Working toward healing is not forgetting

The love remains even as we work toward healing. A myth pervades around grief that if you begin to heal, then you’ve forgotten. Those of us going through grief know how hurtful and harmful those beliefs are.

I will forever love Bob and those I’ve lost, but that doesn’t mean I want to sit in pain to prove that to the world. Working toward healing is not forgetting. It is the exact opposite. Bob and I had discussions that he wanted me and the family to be happy. He even left specific instructions for what he wanted us to do to make that happen. I am honoring his memory by working to be happy again.

Yet, grief is a roller coaster. Just as a marriage is work, grieving that spouse is work as well. Sitting in the pain of brokenness is part of the healing and working to be happy again. We never want to experience pain, but I remind myself that it’s the depth of love. The pain is relatively equal to the love. I’m thankful for the love, so I’ll wade through the pain.

We’re just separated by space

It’s so interesting how the beginning of our relationship and the ending are so similar. Bob sent this card to me the year we were dating, when he was on the USS Saipan in Arlington, VA, and I was “home” in Ashland, Kentucky. It’s so my feelings now. And, yes I do feel like these are the latter years of our relationship. Relationships don’t die with the body. Our love will continue on this earth until I join him in Heaven, because I carry him. I was so lucky to have this love story!

Higher than the Angels

It gives me great comfort to know that Bob and Daddy (and Granny, Grampsy, and others I have loved) are actually higher than the angels now. (We do not become angels in heaven. Angels are a separate species.)

As believers and followers of Christ, we have been elevated to a position that is far superior to the angels once we move to Heaven. At the time of salvation, we were raised and seated with the Lord Jesus in Heaven.” And God raised us up with Christ and seated us with him in the heavenly realms in Christ Jesus, in order that in the coming ages he might show the incomparable riches of his grace, expressed in his kindness to us in Christ Jesus” (Ephesians 2:6-7).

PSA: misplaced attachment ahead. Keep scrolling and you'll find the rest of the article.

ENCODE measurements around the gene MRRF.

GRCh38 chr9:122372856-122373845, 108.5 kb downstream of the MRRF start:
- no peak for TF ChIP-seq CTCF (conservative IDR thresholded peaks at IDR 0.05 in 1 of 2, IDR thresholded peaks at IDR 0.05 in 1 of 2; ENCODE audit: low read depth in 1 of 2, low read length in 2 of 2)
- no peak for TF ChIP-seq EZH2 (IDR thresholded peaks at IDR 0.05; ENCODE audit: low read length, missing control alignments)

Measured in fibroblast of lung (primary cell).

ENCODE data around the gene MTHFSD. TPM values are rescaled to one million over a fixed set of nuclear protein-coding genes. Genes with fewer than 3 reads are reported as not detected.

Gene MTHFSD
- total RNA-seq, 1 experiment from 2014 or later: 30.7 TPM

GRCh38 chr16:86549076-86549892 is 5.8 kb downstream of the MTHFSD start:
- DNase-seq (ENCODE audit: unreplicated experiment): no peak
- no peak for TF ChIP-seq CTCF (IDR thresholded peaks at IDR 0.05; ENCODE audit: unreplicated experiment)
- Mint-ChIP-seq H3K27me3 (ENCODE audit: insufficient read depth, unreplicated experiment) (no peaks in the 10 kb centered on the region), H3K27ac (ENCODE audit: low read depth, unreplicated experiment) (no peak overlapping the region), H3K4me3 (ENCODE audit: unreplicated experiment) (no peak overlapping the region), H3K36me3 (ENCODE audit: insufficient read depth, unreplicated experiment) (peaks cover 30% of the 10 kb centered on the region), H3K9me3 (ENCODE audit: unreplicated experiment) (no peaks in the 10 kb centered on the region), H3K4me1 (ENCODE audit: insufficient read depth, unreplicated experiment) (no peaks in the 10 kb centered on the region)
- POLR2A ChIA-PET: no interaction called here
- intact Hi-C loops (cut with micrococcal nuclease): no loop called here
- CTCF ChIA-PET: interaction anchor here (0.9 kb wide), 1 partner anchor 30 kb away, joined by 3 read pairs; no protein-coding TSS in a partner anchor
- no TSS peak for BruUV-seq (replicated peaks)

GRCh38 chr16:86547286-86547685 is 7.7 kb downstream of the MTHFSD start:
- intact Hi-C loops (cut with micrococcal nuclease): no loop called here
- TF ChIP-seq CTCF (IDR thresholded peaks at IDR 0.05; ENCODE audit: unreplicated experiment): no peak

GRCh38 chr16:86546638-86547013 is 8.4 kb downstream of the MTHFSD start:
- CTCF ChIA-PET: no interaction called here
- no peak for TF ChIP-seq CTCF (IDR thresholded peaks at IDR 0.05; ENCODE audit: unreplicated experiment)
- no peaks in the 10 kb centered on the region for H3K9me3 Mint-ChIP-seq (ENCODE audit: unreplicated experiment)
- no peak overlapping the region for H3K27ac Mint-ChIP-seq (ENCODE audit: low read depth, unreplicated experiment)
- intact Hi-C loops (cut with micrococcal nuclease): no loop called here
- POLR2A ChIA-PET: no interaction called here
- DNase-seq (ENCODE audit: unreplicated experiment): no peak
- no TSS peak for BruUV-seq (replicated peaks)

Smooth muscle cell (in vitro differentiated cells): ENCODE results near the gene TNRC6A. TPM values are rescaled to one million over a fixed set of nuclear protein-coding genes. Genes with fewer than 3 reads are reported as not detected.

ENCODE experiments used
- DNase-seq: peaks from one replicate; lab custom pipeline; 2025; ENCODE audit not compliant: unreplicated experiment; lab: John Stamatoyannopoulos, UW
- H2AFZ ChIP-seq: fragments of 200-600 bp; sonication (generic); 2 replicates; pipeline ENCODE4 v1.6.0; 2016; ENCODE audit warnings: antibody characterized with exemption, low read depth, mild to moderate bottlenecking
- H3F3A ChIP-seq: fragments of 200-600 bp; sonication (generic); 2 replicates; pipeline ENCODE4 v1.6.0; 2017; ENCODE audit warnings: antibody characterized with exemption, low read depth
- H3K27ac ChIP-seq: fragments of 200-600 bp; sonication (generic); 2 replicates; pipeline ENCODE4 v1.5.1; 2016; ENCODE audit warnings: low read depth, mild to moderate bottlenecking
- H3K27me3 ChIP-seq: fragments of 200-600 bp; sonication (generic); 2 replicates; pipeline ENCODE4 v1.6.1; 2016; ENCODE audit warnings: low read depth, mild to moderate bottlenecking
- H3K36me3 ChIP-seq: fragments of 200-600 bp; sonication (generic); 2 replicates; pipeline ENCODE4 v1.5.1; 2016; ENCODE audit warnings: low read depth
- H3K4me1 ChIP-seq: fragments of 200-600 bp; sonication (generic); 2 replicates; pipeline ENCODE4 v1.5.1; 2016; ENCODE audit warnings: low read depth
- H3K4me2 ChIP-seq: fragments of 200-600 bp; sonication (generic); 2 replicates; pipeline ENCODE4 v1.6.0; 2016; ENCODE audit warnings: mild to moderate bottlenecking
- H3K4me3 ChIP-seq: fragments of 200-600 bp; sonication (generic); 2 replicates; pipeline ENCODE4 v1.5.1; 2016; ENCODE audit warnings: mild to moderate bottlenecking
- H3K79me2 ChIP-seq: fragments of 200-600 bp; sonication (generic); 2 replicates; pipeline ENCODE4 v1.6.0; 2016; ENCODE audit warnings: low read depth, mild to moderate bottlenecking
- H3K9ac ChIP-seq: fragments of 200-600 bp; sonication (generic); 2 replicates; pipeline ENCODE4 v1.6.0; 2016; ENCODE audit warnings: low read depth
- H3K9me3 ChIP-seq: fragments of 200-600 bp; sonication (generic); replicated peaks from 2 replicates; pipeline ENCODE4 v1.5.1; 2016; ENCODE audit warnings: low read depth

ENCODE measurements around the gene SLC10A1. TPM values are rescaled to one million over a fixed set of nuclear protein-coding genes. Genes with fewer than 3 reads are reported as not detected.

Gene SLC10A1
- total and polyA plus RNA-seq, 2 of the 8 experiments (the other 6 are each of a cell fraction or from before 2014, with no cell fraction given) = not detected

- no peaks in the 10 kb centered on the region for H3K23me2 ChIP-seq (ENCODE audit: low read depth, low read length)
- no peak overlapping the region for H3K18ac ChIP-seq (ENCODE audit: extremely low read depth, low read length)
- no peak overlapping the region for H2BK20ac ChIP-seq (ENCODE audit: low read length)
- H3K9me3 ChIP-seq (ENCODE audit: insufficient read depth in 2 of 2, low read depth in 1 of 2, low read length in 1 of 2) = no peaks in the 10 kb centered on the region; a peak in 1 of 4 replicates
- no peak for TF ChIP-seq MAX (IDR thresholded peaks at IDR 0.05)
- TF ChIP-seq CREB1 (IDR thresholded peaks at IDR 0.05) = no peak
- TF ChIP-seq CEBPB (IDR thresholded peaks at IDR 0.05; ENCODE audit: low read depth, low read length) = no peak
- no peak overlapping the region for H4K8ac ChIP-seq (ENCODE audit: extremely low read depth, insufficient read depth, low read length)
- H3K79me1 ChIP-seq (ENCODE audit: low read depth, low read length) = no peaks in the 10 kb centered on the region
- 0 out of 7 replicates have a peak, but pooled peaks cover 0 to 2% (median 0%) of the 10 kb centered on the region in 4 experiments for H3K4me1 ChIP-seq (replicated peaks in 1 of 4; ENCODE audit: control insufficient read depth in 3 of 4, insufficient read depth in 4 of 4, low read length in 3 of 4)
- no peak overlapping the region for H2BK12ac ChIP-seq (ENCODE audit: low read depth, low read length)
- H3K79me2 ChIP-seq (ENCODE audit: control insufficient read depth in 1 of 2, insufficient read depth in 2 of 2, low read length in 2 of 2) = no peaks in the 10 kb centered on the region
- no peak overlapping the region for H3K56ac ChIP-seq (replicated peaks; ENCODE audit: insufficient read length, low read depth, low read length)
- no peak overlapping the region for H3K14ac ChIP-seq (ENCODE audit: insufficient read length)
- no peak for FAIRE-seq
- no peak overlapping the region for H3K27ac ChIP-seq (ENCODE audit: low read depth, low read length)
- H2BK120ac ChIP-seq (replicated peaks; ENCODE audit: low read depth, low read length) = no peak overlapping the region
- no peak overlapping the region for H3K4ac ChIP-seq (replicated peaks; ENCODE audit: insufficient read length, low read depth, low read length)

“Since, then, you have been raised with Christ, set your hearts on things above, where Christ is seated at the right hand of God. Set your minds on things above, not on earthly things. For you died, and your life is now hidden with Christ in God. When Christ, who is your life, appears, then you also will appear with him in glory” (Colossians 3:1-4). We are co-heirs with Christ, raised and seated with Him.

So, we see that the believer has a position of authority superior to angels. Hebrews shows one of the angel’s purposes: “Are not all angels ministering spirits sent to serve those who will inherit salvation?” (Hebrews 1:14). Angels are sent by God to render service to believers. This means that angels are available to us to help us when needed. God uses them in a variety of ways, and seeing how they are sent to serve and help us, shows us our importance in God’s eyes.

Dr. Billy Graham gives further support as he writes:

“The truth is, when we die and go to heaven, we become even greater than the angels! The angels are spiritual beings who were created by God to be His servants, and God has given them great authority and power to do His will. And at the present time, the angels are greater than we are, because God made us (as humans) ‘a little lower than the heavenly beings’ (Psalm 8:5).

But the Bible also says that in heaven we will be higher than the angels — and the reason is because we will be like Christ. The Bible says, ‘Do you not know that we will judge angels?’ (1 Corinthians 6:3). Although that verse may be referring to the rebellious angels who chose to follow Satan, it still implies that our status after death will be above that of the angels.”

Our loved ones are literally walking streets of gold.


Finding the Way Back from the Love Story

During the past year and half, I stepped away from the grief blog, which focuses generally on my journey with the grief of losing that amazing man, to be intentional about remembering the love that we shared. As the depth of grief is equal to the love shared in a relationship, I hoped that being intentional and specific about focusing on the blessing of his love would be more deeply healing as I floundered in early grief. (The “Love Story” blog can be found at https://counselingtoday.com/lovestory/index.php/.)

I am happy to report that it was healing in several ways:

  1. The worries over forgetting parts of the journey are put to rest. Now, it is written down.
  2. I was able to relive memories that were there in the back of my mind, but that I hadn’t thought of in quite a while.
  3. My grandchildren, especially my grand-daughter, have enjoyed reading it. That was a bonus I hadn’t anticipated.

I encourage you to journal, but especially to record your own history/love story. It had been quite beneficial.